Another protein of the innate immune system, lactoferrin, can enhance lysozyme activity by binding to the LPS and allow lysozyme to penetrate the outer layer and enzymatically cleave the cell wall (Ellison and Giehl 1991). In combination, these two proteins have demonstrated bactericidal effects on the gram negative pathogens, V.cholerae, S. Typhimurium and E. coli. However, another research has indicated that lysozyme alone can have antimicrobial action, in a dose dependent fashion, against E. coli, Salmonella enteritidis, P. aeruginosa, S. aureus and B. subtilis (Ibrahim 1998); this activity was independent of lysozyme’s enzymatic activity and appeared related to hydrophobic binding interaction with lipopolysaccharides (LPS). Direct binding of lysozyme to purified bacterial LPS was shown to inhibit the enzymatic activity of lysozyme and alter the activity of the LPS (Ohno and Morrison 1989).

Further studies were performed in order to make chicken egg white lysozyme to impact intact Escherichia coli cells (Sedov et al., 2011), nevertheless the action cannot be attributable to lysozyme alone, rather to other co-factors. In fact, lysozyme fails to penetrate through the outer membrane of stationary phase cells of Escherichia coli when it is simply added to suspensions of plasmolyzed cells (Witholt et al., 1976).



Data available in the literature refer predominantly to Lysozyme. Lysozyme Hydrochloride is the salt form of Lysozyme, made to enhance its solubility in water. Lysozyme and lysozyme hydrochloride generate the same breakdown products during physical and biological processes, and therefore they can be considered equivalent, despite the pH of the water solution resulting from the enzyme dissolution differs significantly when considering lysozyme hydrochloride or lysozyme as such. As the enzyme is active within a quite broad pH range, the dissolution pH of the lysozyme hydrochloride t does not influence the enzyme biological activity.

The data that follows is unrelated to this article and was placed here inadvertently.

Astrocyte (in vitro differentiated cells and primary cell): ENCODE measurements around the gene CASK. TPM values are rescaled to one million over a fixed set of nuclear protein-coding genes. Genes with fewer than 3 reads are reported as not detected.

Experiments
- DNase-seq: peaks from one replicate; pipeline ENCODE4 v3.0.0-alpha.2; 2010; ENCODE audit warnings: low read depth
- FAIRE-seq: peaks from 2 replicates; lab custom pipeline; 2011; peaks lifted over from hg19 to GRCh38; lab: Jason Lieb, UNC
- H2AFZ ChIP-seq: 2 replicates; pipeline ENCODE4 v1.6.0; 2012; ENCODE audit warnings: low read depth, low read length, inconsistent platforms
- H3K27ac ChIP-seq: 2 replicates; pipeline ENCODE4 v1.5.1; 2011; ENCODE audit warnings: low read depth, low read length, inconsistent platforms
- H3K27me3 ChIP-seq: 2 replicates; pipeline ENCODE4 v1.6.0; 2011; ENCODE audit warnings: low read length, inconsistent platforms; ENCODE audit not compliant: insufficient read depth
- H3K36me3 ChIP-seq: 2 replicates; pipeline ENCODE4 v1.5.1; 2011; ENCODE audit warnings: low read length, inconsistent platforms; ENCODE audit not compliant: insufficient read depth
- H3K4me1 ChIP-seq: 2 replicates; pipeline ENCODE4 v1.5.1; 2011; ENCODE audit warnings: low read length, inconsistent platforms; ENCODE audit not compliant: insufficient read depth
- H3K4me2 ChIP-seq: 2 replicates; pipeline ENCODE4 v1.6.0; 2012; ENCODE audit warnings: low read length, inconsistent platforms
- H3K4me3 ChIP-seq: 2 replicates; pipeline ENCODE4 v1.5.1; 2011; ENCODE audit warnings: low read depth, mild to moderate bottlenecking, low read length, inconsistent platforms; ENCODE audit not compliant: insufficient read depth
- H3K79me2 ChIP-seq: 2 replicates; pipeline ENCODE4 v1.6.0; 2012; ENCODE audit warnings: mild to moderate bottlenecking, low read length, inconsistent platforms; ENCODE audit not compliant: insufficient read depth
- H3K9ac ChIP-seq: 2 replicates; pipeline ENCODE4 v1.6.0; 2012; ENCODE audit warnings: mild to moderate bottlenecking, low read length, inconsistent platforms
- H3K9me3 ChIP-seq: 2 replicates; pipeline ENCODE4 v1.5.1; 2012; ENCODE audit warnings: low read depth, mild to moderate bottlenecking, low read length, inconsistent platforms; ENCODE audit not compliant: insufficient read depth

The transformation into the salt form does not significantly impact the genetic toxicity potential. The lysozyme chloride preserves the same activity of the lysozyme enzyme, thus it catalyzes the same reactions involved in the bacterial wall interaction. 

Furthermore, it has to be taken into account that the lysozyme as such can be considered as a conservative representative, based on the greater bioavailability potential. After oral intake the extent of absorption via the gastrointestinal tract is determined by the lipophilicity of the substance that can be considered to be comparable for lysozyme and lysozyme hydrochloride. The oral mucosa has a thin epithelium and rich vascularity, which favour absorption; however, contact is usually too short for significant absorption. In the stomach the strong acid pH conditions lead to the same unfolded enzyme structure, with the same salification grade.



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Short description of key information:
Lysozyme hydrochloride is expected to be non genotoxic.

Endpoint Conclusion: No study available

Justification for classification or non-classification

According to the CLP Regulation (EC 1272/2008), for the purpose of the classification for germ cell mutagenicity, substances are allocated in one of two categories in consideration of the fact that they are:

- substances known to induce heritable mutations or to be regarded as if they induce heritable mutations in the germ cells of humans or substances known to induce heritable mutations in the germ cells of humans or

- substances which cause concern for humans owing to the possibility that they may induce heritable mutations in the germ cells of humans.

The test substance did not show reasons of concern.

In conclusion, the substance does not meet the criteria to be classified for genetic toxicity, according to the CLP Regulation (EC 1272/2008).